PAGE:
"Gazprom has got exactly what it wanted," said Alexander Razuvayev, head of market analysis at Sobinbank.
"The monopoly will now get access to foreign technologies that it does not have at present and have its investment burden eased - foreign partners will also be investing in the project. Besides, this can make Gazprom more attractive as an investment destination, because the monopoly is prepared to let foreign partners in on Shtokman one way or another," he said.
But, Razuvayev said, Gazprom is not going to share its mineral license with anyone: "Theoretically that is possible, but for it to become a reality, foreign partners will have to offer considerable assets in exchange. And even then, Gazprom will go to great lengths to keep the license for itself."
Analysts believe foreign companies will agree to submit to such "special treatment" because Russian resources are becoming critical for them.
In Razuvayev's opinion, "whatever foreign companies receive for their pains - money or gas - will not matter, because Shtokman gas will be theirs at market prices."


Russian postal service set to enter Chinese money transfer market

Pochta Rossii, Russia's national postal service, said it would soon handle money transfers to China, and that it planned to sign similar agreements with France, the United Arab Emirates and Turkey.
Under an agreement signed between Pochta Rossii and the Chinese postal service in mid-June, all private individuals and legal entities will be able to transfer not more than $1,500 at 5%-8% commission starting this week.
Although the World Bank said migrant workers were the best clients, accounting for 80% of global and Russian money transfers, only 210,000 Chinese nationals, followed by Ukrainians, legally work in Russia.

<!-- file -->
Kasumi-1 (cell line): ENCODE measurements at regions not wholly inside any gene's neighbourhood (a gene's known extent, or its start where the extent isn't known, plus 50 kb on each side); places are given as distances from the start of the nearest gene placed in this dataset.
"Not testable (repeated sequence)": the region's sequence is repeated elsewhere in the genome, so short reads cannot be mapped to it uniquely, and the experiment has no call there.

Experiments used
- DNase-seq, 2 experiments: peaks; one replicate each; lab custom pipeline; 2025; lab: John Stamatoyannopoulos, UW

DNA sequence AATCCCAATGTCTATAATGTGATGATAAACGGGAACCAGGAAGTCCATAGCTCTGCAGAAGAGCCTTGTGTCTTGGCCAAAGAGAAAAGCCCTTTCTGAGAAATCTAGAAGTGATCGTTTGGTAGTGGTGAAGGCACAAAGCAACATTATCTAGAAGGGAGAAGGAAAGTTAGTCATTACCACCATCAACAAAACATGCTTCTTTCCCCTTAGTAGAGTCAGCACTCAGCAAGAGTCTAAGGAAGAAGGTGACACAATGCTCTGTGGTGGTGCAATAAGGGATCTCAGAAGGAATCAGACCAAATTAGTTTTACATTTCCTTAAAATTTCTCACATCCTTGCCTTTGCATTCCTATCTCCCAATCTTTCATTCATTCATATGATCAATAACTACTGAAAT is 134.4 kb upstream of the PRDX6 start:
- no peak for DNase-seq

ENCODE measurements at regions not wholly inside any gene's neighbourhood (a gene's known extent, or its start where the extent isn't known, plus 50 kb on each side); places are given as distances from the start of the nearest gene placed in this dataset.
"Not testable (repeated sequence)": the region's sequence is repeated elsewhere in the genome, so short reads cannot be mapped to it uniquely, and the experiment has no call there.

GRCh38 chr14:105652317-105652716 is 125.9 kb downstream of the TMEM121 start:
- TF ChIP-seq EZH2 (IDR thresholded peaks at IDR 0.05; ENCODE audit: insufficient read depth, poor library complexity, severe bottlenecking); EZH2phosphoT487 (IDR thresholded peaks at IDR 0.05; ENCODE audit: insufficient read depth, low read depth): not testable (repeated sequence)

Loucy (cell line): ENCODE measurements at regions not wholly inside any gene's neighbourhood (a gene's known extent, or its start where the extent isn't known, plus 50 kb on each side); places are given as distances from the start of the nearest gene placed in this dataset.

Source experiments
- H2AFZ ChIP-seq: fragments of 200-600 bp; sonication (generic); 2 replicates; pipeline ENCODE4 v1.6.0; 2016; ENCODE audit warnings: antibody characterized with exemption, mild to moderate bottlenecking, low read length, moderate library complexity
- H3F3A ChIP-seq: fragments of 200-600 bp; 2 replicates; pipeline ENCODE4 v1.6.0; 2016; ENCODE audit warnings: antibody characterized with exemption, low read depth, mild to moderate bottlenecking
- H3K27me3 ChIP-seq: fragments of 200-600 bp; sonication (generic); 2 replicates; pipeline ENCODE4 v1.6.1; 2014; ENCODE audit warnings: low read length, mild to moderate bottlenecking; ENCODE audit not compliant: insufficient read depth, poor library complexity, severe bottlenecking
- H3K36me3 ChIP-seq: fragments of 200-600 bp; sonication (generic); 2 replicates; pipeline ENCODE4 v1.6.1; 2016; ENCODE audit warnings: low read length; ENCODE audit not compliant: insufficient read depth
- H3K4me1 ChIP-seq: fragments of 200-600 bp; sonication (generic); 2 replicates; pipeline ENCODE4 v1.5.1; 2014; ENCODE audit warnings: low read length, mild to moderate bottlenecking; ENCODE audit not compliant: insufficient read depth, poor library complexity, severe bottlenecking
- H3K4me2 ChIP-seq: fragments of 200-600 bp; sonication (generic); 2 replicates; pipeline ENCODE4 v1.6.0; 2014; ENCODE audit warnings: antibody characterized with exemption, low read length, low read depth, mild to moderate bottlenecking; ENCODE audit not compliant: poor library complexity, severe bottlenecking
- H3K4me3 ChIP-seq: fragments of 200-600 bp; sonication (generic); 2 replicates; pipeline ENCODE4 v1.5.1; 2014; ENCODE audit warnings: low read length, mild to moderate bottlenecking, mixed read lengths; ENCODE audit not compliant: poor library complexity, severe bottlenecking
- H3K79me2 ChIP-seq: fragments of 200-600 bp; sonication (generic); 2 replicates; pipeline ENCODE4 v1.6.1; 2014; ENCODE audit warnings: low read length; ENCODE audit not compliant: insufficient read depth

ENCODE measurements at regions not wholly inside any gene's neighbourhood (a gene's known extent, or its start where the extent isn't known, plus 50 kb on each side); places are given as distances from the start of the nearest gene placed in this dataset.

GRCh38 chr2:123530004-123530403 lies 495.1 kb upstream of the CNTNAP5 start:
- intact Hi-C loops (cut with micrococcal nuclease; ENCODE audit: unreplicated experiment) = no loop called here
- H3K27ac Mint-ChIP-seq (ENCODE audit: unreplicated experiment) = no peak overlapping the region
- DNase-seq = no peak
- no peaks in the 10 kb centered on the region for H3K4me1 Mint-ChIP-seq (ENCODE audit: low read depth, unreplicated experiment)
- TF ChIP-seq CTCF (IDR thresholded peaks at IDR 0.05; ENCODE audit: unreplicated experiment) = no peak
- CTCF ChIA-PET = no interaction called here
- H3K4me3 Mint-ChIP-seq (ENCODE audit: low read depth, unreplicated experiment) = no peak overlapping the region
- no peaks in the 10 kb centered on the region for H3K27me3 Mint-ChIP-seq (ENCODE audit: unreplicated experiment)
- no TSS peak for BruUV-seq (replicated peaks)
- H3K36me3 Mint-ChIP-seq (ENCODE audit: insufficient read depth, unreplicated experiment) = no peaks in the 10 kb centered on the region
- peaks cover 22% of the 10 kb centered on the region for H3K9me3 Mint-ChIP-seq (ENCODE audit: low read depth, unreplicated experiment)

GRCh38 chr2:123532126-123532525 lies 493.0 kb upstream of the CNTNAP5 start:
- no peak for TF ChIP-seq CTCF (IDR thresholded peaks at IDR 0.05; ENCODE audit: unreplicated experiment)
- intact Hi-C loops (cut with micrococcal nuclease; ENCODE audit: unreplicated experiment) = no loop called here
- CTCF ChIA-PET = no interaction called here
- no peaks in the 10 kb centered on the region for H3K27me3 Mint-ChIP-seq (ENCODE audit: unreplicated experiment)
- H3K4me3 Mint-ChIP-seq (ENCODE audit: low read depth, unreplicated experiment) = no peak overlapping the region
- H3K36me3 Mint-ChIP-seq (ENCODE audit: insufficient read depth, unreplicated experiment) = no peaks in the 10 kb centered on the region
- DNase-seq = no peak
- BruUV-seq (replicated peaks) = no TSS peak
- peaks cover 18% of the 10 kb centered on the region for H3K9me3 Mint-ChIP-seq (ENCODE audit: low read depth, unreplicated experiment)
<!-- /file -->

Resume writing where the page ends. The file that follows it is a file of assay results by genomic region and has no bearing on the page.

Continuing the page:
Suren Airiyan, general director of the UNIStream money transfer system, said China was increasingly popular with market players because of its dynamic trade and economic growth, expanding tourist industry and increased migration.
Garegin Tosunyan, President of the Association of Russian Banks, said Russian-Chinese money transfers tended to double each year.
Experts said banks in the Russian Far East were unable to handle all money transfers to China.
Yelena Matrosova, director of the Center for Macro-Economic Research BDO-Unikon, said Chinese nationals were unlikely to use official money transfer methods, and Pochta Rossii would have to invest heavily in advertising.
The Central Bank said the national postal service handled over $6 billion in foreign money transfers last year.
China placed ninth, with $278 million transferred by private individuals, accounting for 4.6% of the grand total. And $71 million were transferred from Russia to China in January-March 2007.
The Office of Terrorism and Financial Intelligence at the U.S. Treasury Department recently estimated the unofficial Chinese market for financial transactions at $200 billion.


East pipeline could recoup itself by 2028

The first 1,000-kilometer (600-mile) stretch of the Eastern Siberia-Pacific Ocean Pipeline has been laid. Officials now hope that its first stage, which cost $11 billion, will pay for itself by 2028.
Experts, however, have calculated that with such a repayment period, pumping through it would be several times costlier than through the present pipeline system.
Despite President Vladimir Putin's instruction to alter the route, making the line 400 kilometers (250 miles) longer, the construction timeframe has not changed, Semyon Vainshtok, Transneft president, said Thursday at the 1,000th kilometer welding ceremony.
The economic benefits of the pipeline are still unclear. No tariffs have been calculated for transportation through the first stage yet.
Deputy Industry and Energy Minister Andrei Dementyev said that according to preliminary estimates the project would recoup its cost in 18 to 20 years.